Do you find you accept responsibility for a loved one’s emotions or actions? Are you constantly trying to please others? Do you neglect your own needs and have difficulty setting realistic personal boundaries? Do you often feel resentful yet have difficulty stepping away from a dysfunctional relationship? These are some of the symptoms of codependency. […]
Do you find you accept responsibility for a loved one’s emotions or actions? Are you constantly trying to please others? Do you neglect your own needs and have difficulty setting realistic personal boundaries? Do you often feel resentful yet have difficulty stepping away from a dysfunctional relationship?
These are some of the symptoms of codependency. Codependent people look for external cues from others to tell them what they should feel, need and act like. While most would agree that sensitivity to others is a wonderful trait, codependents take it to an extreme because of an inability to create healthy boundaries.
But healthy boundaries are important. These boundaries draw a line of distinction and responsibility between our own thoughts, feelings, and behaviors and those thoughts, feelings and behaviors of others.
While it may take time to break lifelong patterns of codependency, there are things you can do to overcome it.
1. Recognize Any Denial
The first step to recovery is to be honest with yourself and acknowledge the problem. There is a very good chance you have rationalized your codependence over time. While it can feel scary to admit to being involved in a dysfunctional relationship, honesty is the first step toward healing.
2. Study Your Past
The next step on your path to recovery is to take a look at your family history to uncover experiences that may have contributed to your codependency. What is your family history? Were there events that led to you disconnecting from your inner emotions?
This can be a difficult process and one that involves reliving childhood emotions. You may find that you feel guilty for admitting you were wounded in your formative years.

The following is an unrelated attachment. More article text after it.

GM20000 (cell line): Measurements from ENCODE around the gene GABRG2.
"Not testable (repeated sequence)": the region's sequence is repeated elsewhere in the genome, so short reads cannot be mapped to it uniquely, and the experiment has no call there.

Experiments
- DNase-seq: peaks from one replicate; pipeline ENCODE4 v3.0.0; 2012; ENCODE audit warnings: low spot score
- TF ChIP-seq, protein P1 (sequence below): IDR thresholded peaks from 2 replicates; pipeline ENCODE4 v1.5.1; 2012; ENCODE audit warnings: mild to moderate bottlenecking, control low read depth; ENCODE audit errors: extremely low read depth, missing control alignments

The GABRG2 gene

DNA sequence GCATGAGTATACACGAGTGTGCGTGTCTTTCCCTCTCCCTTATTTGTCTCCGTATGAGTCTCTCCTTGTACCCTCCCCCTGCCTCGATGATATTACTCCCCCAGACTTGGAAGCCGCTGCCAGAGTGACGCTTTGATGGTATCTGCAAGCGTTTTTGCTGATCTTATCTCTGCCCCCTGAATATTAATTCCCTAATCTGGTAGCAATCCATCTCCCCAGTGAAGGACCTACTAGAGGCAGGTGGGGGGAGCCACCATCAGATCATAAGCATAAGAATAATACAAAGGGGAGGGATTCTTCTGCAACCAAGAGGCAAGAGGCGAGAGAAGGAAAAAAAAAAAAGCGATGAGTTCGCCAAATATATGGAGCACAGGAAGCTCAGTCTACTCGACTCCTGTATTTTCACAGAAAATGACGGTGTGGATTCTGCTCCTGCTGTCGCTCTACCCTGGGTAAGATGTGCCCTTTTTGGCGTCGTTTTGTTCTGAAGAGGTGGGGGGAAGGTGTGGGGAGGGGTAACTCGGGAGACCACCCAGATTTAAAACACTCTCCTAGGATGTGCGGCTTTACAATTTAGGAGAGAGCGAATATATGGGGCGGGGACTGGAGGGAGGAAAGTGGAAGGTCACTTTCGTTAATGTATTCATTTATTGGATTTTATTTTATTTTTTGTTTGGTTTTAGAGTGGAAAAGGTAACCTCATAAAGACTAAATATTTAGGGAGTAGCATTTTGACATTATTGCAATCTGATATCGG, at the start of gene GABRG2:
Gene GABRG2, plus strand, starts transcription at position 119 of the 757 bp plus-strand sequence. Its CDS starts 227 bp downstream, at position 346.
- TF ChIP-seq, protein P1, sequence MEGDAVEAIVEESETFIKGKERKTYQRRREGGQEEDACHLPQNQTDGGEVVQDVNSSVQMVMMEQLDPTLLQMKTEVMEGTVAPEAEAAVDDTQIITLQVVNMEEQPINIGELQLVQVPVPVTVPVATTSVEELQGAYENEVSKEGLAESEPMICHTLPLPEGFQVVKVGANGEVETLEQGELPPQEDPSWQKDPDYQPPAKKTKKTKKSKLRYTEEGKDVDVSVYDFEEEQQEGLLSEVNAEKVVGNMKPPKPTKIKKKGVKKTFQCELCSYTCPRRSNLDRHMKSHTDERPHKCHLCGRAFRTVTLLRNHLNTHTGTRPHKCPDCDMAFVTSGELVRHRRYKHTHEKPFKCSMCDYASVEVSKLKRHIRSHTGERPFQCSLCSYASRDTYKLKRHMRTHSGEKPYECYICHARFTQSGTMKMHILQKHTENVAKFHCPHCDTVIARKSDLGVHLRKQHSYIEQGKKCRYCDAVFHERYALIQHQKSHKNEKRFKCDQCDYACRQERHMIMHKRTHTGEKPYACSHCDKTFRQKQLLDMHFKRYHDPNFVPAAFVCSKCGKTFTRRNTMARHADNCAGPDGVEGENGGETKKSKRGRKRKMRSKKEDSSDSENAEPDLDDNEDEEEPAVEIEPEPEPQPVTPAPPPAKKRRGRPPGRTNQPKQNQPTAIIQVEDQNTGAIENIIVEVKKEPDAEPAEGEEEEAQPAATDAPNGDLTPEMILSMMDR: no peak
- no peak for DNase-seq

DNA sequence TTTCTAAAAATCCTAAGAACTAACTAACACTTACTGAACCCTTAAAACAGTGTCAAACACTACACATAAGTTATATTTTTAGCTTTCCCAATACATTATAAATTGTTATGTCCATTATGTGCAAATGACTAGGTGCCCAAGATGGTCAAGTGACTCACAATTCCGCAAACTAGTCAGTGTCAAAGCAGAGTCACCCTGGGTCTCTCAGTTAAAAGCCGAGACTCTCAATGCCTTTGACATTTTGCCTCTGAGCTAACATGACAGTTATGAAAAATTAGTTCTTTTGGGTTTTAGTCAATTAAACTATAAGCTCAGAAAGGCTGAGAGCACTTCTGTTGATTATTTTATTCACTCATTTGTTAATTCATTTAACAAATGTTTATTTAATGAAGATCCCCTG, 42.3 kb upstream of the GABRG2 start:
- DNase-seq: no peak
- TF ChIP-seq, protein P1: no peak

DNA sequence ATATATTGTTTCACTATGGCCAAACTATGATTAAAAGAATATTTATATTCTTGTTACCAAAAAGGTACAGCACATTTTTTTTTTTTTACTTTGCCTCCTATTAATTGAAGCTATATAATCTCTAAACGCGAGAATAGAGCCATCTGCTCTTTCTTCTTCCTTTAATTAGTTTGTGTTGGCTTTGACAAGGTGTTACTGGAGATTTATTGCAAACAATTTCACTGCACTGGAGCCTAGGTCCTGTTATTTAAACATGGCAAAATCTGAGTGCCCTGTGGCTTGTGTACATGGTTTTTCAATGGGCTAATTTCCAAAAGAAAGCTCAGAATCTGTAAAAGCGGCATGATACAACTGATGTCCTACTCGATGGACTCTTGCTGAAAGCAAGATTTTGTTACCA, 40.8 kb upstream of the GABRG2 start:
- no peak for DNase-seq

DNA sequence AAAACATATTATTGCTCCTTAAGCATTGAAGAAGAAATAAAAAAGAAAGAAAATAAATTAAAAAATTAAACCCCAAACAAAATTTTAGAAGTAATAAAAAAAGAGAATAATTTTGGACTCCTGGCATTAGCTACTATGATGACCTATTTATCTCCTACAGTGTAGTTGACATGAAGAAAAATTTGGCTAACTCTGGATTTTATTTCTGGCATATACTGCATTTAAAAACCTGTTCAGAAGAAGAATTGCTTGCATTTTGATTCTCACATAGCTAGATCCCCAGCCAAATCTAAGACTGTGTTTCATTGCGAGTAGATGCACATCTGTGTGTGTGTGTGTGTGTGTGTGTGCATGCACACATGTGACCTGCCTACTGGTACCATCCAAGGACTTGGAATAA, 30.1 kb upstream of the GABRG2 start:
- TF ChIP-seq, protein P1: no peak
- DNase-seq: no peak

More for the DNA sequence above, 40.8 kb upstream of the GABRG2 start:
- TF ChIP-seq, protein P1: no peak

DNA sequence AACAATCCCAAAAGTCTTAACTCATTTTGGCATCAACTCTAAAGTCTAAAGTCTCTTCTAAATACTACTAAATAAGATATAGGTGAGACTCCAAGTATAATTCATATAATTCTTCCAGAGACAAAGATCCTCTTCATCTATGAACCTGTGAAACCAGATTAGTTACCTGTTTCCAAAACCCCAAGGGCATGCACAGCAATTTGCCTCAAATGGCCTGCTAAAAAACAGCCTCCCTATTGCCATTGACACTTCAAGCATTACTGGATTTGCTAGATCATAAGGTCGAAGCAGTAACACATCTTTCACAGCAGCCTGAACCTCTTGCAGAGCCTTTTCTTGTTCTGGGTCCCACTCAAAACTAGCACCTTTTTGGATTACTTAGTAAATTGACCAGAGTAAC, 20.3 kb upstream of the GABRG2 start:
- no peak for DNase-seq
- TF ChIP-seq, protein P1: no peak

This type of work can be difficult and is best done in a safe therapy relationship.
3. Detach from Unhealthy Involvements
In order to truly work on ourselves, we have to first detach from what we are obsessed with. Personal growth will require giving up the over-involvement or preoccupation with trying to change, control or please someone else.
This means letting go and acknowledging we cannot fix problems that are not ours to fix.
4. Learn Self-care
Giving up your excessive attempts to please others is a good start to healing, but learning self-care is absolutely necessary. It’s important that you begin to become aware of your own thoughts, feeling and needs, and learn how to communicate them in a relationship. This may feel very wrong at first, as if you are being incredibly selfish. But that’s okay.
In order to form healthy relationships with others, you must first form one with yourself.
5. Get Good at Saying “No”
One of the best ways you can begin to set healthy boundaries is to learn to say no to situations that are detrimental to your own wellbeing. This will feel awkward at first, but the more you do it, the easier it will become.
Seeking the guidance of a therapist will be beneficial as you work your way through these five steps. They will be able to help you safely explore your painful feelings and experiences and learn healthy ways of relating to yourself and others.
If you or a loved one is codependent and interested in exploring treatment, please contact me today. I would be happy to speak with you about how I may be able to help.